Cons: With the Canon C200 managing file size can become a problem. Having to switch out SD cards in the middle of a shoot can be a bit of a headache.

Buying options: There are several kit options available on Adorama. You can get the body only, or you can get a fully kitted version that comes with a lens, Touch screen LCD, handle, and grip.

There’s also the C200B that is a stripped-down version of the body without the built-in electronic viewfinder.

If you already own EF-glass we recommend the version that comes with a touch screen LCD, handle and grip.

4. Canon DX Mark III $6499

Autofocus Technology: 191 point dual pixel phase detection 

Sensor Resolution: 20.2 Megapixels

Video Resolution: 4k up to 60fps

Pros: The Canon DX Mark II is a very capable camera for amateurs and pros alike. This camera has a good dynamic range and fast autofocus with focus points distributed across the frame. For videographers, this is a powerful camera with the ability to shoot high-resolution 4k video at up to 60fps.

Cons: If price is a limiting factor, this camera is more expensive than alternatives such as comparable Sony models equipped with internal stabilization. However, depending on your needs as a photographer or videographer there are strengths of the Canon DX Mark II that can justify the higher price tag.

Buying options: Check the current price on Adorama – if you bundle the body with a lens or two from the start, you can often save a good amount of money compared to having to buy the lenses afterward.

Canon C100 Mark III $10999

Autofocus Technology: Dual pixel phase detection 

Video Resolution: 4k at up to 120fps RAW 

Pros: The Canon C100 Mark III is a dedicated cinema quality camcorder. This camera has internal raw recording functionality and can shoot 4k video at up to 120 frames per second for slow-motion recording.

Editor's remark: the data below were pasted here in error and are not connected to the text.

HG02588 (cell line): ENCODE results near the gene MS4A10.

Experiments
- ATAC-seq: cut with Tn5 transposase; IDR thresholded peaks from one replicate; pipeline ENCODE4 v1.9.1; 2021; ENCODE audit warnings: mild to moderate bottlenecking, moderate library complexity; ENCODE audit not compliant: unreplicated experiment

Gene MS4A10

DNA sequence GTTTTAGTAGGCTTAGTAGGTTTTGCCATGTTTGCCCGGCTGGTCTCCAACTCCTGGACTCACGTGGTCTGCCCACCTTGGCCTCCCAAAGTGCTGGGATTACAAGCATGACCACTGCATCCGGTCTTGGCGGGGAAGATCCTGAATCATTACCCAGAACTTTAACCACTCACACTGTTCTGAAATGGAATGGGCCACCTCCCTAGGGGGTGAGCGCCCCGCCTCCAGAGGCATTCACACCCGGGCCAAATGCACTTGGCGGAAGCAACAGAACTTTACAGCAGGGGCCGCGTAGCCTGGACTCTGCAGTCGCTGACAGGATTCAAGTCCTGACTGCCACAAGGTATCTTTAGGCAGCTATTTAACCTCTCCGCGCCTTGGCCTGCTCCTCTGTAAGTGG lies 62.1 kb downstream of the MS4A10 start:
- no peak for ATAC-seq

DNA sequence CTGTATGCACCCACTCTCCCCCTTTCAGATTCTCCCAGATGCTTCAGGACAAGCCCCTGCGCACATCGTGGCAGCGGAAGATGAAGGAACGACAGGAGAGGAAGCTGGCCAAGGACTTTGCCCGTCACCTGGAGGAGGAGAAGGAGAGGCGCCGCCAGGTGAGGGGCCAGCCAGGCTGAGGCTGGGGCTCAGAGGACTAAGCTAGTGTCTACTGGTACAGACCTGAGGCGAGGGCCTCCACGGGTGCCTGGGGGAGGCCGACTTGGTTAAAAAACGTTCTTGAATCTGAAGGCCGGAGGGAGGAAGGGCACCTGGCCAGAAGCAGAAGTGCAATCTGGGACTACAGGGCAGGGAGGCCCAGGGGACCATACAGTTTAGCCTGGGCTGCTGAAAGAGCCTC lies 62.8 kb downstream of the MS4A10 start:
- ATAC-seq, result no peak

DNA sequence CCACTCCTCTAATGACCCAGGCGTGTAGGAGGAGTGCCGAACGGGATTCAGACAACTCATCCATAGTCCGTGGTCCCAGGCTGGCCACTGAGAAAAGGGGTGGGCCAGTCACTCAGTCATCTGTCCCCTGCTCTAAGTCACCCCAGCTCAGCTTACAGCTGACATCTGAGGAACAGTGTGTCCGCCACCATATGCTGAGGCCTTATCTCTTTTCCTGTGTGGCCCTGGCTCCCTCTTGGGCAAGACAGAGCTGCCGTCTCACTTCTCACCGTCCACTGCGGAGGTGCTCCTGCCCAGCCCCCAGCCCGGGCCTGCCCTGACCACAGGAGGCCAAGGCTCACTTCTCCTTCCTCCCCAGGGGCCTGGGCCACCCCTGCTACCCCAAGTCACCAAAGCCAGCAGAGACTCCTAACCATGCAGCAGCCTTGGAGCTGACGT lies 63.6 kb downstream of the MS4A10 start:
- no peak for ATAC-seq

It comes equipped with dual pixel autofocus making tracking your subjects and keeping them in focus is easier than ever.

Cons: None really.

Buying options: Check the current price on Adorama.

Sony FX9 $10998

Autofocus Technology: Fast Hybrid contrast and phase detection, face detection, 561 point phase detection

Video Resolution: 4k RAW, UHD, HD

Pros: The Sony FX9 is a professional cinema-grade camcorder. This camera boasts exceptional video quality, shooting high definition 4k capabilities.

The hybrid autofocus is a powerful tool that combines the precision of contrast-based autofocus with the speed of phase detection autofocus.

Cons: A camera like the Sony FX9 doesn’t come cheap. But it’s in the price range you’d expect from a camera in this league.

Buying options: There are several bundles available. But most people who buy a camera like this already own glass. Check the current price on Adorama.

Conclusion

So there you have it. These are our picks of the best cameras available when it comes to continuous autofocusing capability. Great strides have been made in improving autofocusing technology, and the capability of this tool will continue to be refined.

Though it’s often said to avoid autofocus, it is a tool that can be very useful depending on the situation. As the technology improves, so does the variety of shoots where you may employ autofocus. We hope you enjoyed this article, and as always we would love to hear your comments!


Cade Taylor is a filmmaker and writer based out of Los Angeles. Originally from Seattle, he continues to work as the Outreach Coordinator for the Bigfoot Script Challenge, where he helps connect up-and-coming writers with industry professionals. When he’s not working on his own projects, helping out with Bigfoot, or covering desks, Cade loves to share what he knows with other filmmakers and promote great content.

2 thoughts on “10 Best Video Cameras With Great Continuous Autofocus”

  1. I was going to get the C200 for the touchscreen, DPAF capabilities and face detection (which would match that of my 5DIV) but now I think the C70 is going to be getting my money instead (unless the C200 drops in price).

    Reply
    • Yeah, now I need to update this list AGAIN! 😀

      We’re really spoiled as filmmakers with all those cameras coming out all the time.

      Best, Jan

      Reply